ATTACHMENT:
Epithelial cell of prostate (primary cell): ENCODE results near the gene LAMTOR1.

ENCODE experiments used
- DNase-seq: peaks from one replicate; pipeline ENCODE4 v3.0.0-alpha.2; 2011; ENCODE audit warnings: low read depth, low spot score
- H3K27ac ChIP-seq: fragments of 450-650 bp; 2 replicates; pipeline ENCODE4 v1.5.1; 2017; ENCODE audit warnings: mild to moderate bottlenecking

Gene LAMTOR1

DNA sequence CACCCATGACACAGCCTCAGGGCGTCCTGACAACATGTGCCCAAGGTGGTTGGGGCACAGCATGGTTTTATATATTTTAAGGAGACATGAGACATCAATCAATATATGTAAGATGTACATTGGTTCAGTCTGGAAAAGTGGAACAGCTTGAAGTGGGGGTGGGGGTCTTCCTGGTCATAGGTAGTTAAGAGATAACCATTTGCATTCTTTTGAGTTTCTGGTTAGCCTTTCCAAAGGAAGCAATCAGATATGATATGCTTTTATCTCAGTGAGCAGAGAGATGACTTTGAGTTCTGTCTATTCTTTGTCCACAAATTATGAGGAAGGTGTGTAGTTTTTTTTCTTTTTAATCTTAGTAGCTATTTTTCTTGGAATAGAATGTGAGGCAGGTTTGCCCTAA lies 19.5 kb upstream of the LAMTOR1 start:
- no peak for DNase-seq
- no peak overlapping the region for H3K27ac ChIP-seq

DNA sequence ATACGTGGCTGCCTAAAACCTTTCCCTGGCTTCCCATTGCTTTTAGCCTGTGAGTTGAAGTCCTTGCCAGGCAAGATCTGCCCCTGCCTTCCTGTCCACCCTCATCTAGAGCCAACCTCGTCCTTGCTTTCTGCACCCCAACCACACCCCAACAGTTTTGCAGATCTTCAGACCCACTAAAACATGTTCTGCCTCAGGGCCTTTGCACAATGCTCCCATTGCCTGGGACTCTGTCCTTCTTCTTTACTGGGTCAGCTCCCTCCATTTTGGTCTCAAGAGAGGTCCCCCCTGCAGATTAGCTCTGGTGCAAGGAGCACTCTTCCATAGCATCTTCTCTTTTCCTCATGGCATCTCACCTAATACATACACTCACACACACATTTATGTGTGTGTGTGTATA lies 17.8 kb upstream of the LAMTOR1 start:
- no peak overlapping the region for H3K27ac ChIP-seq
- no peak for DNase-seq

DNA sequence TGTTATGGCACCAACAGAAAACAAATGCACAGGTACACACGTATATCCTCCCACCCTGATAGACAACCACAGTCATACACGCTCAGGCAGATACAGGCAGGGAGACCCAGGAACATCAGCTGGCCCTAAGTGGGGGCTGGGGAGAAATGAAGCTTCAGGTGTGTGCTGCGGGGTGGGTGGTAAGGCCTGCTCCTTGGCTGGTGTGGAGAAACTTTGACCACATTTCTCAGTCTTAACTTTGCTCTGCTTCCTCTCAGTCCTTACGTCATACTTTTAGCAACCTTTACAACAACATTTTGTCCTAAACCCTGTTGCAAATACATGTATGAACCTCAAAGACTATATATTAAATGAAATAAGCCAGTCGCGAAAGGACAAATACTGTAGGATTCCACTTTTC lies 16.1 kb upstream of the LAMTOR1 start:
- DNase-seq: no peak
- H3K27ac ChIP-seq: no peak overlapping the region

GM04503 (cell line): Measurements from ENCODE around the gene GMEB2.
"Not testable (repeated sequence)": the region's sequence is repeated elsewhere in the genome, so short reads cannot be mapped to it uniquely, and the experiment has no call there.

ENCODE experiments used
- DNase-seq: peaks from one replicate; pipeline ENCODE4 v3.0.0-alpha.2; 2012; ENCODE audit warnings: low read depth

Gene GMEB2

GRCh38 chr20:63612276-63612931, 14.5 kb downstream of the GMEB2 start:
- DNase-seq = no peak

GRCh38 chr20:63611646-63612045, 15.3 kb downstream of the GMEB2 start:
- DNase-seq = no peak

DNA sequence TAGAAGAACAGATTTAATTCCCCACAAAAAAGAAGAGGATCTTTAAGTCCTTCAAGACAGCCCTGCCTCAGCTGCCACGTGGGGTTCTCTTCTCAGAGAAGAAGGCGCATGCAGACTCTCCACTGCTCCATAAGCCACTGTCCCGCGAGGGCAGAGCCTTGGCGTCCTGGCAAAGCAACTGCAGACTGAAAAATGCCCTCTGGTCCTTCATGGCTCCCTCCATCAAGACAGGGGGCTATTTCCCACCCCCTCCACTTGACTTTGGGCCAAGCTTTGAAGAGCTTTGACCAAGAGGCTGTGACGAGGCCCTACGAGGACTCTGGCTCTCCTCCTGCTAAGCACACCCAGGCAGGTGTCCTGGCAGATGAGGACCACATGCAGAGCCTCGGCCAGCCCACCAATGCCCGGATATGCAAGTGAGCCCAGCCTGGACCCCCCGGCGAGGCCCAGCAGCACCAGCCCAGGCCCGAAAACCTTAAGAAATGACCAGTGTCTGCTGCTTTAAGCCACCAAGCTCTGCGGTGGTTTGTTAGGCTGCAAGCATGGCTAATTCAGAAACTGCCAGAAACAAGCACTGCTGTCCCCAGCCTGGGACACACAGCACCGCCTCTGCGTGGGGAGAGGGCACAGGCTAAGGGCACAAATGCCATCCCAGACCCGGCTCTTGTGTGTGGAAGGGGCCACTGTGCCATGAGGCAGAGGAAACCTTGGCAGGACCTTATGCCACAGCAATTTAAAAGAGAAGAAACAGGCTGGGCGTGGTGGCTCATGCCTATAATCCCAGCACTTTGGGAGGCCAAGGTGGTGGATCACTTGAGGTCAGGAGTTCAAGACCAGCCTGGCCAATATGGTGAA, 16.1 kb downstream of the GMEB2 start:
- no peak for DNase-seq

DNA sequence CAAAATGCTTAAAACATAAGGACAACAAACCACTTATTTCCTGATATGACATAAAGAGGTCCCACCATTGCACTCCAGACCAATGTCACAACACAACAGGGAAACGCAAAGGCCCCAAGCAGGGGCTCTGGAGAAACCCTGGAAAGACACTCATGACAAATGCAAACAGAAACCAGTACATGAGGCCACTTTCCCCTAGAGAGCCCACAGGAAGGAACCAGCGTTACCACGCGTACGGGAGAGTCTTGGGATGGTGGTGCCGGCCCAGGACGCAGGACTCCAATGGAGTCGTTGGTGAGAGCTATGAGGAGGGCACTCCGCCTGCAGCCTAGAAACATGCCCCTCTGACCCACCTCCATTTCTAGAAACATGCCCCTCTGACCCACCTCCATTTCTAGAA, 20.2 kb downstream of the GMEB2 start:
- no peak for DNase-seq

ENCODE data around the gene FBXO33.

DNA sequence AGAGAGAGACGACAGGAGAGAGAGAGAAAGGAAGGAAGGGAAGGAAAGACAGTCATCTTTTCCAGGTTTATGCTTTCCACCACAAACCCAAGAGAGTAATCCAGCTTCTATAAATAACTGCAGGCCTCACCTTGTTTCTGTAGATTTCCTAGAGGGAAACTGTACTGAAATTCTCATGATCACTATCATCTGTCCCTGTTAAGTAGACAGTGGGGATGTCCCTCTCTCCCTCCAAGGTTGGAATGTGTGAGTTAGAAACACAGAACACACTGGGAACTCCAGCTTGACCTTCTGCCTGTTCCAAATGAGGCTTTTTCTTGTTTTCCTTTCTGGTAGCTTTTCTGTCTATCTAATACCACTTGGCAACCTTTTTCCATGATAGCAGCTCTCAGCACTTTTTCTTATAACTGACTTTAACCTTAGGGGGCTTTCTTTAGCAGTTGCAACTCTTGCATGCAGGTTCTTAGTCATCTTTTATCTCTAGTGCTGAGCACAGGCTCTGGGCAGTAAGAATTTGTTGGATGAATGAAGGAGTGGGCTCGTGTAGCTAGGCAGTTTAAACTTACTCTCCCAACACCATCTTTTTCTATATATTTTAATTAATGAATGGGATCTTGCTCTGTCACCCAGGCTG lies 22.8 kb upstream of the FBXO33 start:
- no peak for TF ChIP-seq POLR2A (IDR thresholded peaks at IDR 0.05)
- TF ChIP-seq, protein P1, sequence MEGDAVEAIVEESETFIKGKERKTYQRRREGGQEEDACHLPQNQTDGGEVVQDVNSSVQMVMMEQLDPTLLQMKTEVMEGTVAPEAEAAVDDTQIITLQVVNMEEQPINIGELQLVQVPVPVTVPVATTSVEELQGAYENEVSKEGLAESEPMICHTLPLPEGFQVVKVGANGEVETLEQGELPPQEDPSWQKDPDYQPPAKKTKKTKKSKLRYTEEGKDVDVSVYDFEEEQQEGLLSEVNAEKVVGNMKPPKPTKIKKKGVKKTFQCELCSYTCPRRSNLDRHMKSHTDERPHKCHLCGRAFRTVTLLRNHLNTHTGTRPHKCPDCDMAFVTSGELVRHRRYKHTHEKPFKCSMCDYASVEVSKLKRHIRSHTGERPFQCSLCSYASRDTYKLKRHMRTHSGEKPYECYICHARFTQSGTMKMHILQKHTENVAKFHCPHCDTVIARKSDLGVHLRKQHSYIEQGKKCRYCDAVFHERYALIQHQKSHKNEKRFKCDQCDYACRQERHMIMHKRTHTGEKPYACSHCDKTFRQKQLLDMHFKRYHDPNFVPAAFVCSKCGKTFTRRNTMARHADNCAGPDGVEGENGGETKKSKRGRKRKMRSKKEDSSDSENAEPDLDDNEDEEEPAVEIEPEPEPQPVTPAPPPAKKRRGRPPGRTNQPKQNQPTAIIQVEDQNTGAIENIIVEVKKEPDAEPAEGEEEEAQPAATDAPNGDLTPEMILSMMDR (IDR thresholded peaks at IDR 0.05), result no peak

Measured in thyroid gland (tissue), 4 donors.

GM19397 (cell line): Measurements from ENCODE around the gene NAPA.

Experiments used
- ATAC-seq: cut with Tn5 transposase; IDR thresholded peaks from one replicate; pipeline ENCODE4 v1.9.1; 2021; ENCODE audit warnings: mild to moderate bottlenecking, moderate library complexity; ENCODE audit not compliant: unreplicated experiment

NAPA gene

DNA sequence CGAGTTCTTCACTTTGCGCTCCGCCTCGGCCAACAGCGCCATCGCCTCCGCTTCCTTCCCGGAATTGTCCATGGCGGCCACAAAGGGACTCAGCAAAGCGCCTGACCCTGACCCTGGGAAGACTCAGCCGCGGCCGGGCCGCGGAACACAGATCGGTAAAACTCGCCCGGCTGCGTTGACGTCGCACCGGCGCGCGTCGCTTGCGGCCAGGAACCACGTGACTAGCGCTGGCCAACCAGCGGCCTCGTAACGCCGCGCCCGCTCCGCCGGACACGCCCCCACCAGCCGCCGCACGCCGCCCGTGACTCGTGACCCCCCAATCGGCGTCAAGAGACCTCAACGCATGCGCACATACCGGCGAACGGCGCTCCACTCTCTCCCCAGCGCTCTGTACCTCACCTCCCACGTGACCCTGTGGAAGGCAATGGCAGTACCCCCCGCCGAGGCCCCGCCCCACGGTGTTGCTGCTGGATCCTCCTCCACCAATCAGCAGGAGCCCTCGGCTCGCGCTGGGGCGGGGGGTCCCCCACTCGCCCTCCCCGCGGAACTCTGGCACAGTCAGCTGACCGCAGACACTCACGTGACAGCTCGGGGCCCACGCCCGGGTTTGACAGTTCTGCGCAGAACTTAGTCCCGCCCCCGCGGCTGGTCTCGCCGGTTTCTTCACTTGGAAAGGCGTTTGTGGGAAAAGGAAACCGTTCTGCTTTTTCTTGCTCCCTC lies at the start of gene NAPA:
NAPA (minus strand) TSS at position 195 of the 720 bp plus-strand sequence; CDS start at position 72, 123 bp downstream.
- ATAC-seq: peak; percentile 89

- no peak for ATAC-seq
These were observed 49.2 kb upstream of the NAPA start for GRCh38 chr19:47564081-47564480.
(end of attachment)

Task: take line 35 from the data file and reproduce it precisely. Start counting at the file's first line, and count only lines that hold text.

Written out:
- ATAC-seq: cut with Tn5 transposase; IDR thresholded peaks from one replicate; pipeline ENCODE4 v1.9.1; 2021; ENCODE audit warnings: mild to moderate bottlenecking, moderate library complexity; ENCODE audit not compliant: unreplicated experiment